Getting real
State of local real estate market inspires optimism

Durango real estate has seen better days. The market hit bottom in 2009, land sales remain at an all-time low, and the Durango Area Association of Realtors has reported a 25 percent drop in membership. However, many are seeing new signs of optimism for the local real estate market, including increases in sales volume. In addition, more realistic pricing is opening home ownership to many Durango residents./Photo by Stephen Eginoire.

by Leslie Swanson

As insulated as it sometimes feels, Durango is not immune to the nation’s real estate woes. Though La Plata County home sales have climbed a bit since 2009, which appears to be the lowest point so far, they are still less than half the level of 2005. Land and commercial property sales have seen a much steeper decline. In the third quarter of 2005, 33 lots of an acre or less were sold in the county. In this year’s third quarter, there were two. And La Plata County’s foreclosures are even higher than last year’s record-setting 297. And real estate agents? Over the past three years, the Durango Area Association of Realtors (DAAR) has lost 25 percent of its membership.

More bad news: If our housing trends continue to follow the nation’s, things won’t improve for some time. According to the latest edition of The Federal Reserve’s “Beige Book,” America’s real estate recovery was the only downbeat in an otherwise improving economy: “Housing markets remain depressed, with several districts reporting further weakening during the past six weeks.”

Is there a silver lining to this cloud of gloom? Despite being at ground zero of the nation’s economic meltdown, real estate is an industry full of optimism. Whether the glass is half empty or full depends on your point of view. For example, because prices were down, many La Plata County residents of moderate income were finally able to buy that first home. Thanks in part to the first time homebuyer’s tax credit, they did. The majority of last year’s sales were the most affordable properties, and that has inspired local contractors to build more of them.

La Plata County’s remaining real estate agents, especially those with well-established careers, are finding themselves with plenty of work. The commissions may be smaller and the efforts bigger, but they are still making a living. In some cases, they are thriving. December’s top three agents on the Multiple Listing Service all concur that positive thinking is necessary for success.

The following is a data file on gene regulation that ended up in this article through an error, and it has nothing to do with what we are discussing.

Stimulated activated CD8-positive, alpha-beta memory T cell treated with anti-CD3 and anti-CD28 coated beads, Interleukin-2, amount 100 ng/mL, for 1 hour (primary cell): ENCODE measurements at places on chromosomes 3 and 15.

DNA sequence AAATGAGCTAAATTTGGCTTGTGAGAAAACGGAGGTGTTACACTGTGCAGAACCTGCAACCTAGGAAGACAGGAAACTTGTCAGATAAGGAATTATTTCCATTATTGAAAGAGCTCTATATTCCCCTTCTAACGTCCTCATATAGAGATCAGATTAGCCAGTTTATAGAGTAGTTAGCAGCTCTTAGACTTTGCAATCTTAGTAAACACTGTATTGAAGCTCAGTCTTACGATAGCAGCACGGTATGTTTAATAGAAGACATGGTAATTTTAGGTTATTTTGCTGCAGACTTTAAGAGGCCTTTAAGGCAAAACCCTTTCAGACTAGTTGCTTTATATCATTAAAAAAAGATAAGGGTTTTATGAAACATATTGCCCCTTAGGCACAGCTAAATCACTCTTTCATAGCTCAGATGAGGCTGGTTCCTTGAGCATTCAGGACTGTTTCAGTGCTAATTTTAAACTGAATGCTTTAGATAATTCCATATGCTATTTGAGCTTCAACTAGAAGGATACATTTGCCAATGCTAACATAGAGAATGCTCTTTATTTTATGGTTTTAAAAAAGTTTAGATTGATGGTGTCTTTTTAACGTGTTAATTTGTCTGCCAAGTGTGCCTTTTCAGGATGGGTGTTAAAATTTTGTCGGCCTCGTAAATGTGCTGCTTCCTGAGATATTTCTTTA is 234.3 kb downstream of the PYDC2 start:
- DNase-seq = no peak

Don Ricedorff, an agent with the Wells Group, encourages good business planning and organization. “We may not be able to influence the market, but there are things we can do to influence our participation in it,” he said. And the future is bound to get better, and the local population is certain to grow, according to Ricedorff. “Durango is a beautiful area, and people will always want to live here,” he said.

Rick Lorenz, also from the Wells Group, believes that there are two kinds of optimism in real estate. There is the can-do attitude of the agent and there is optimism about the market and “that is different, it is a set of facts, it is realism,” he said. People still have to buy and sell houses, Lorenz observed. A positive outlook can provide the necessary momentum to continue working through difficult times and to come out on top in the long run.

For Joe Burtoni, from Prudential Triple S Realty, positive thinking is pragmatic. “Unfortunately, many agents go months without an income,” he said. “You wake up every morning unemployed and you need to go out and look for a buyer or a seller. Buyers and sellers want to work with positive people. It’s survival. It has to be hardwired in you if you want to succeed.”

Speaking of survival, the real estate downturn has another side effect for many of La Plata County’s less fortunate residents – reduced charitable contributions from the industry. Despite their loss in numbers, however, Durango’s real estate agents rallied for charity again this year with Durango’s major brokerages contributing well more than $10,000 to local and national organizations.

“A lot of generous people donate to United Way, and Realtors are at the top of my list,” said Tim Walsworth, of United Way. “They are very committed to the community and it makes sense that they would be.” As an example, Walsworth cited Coldwell Banker’s holiday party, which raised nearly $4,000 for Mercy Health Foundation’s brain injury prevention program.

Shaheen Hood, of DAAR’s Community Service Committee, said the group was able to raise more than $8,000 for charitable causes this past year, not including volunteer hours and their members’ individual donations. “We were able to give the same amount as last year, we just had to work a little bit harder,” she said.

Sarada Leavenworth, director of the Volunteers of America, Southwest Safehouse and the Durango Community Shelter, notes that many area Realtors serve on advisory councils, organize fund-raisers and cook for the shelters and food kitchens. “I can’t think of a community where Realtors do more to take care of people in need and important causes. They go above and beyond, and it shows,” Leavenworth said.

So, is there a place for optimism in today’s real estate market? Yes, indeed. As Ricedorff advised, “It’s important to count our blessings. We haven’t gone through the hardships of our parents’ or our grandparents’ generations. We have so much, we have everything we need.” •



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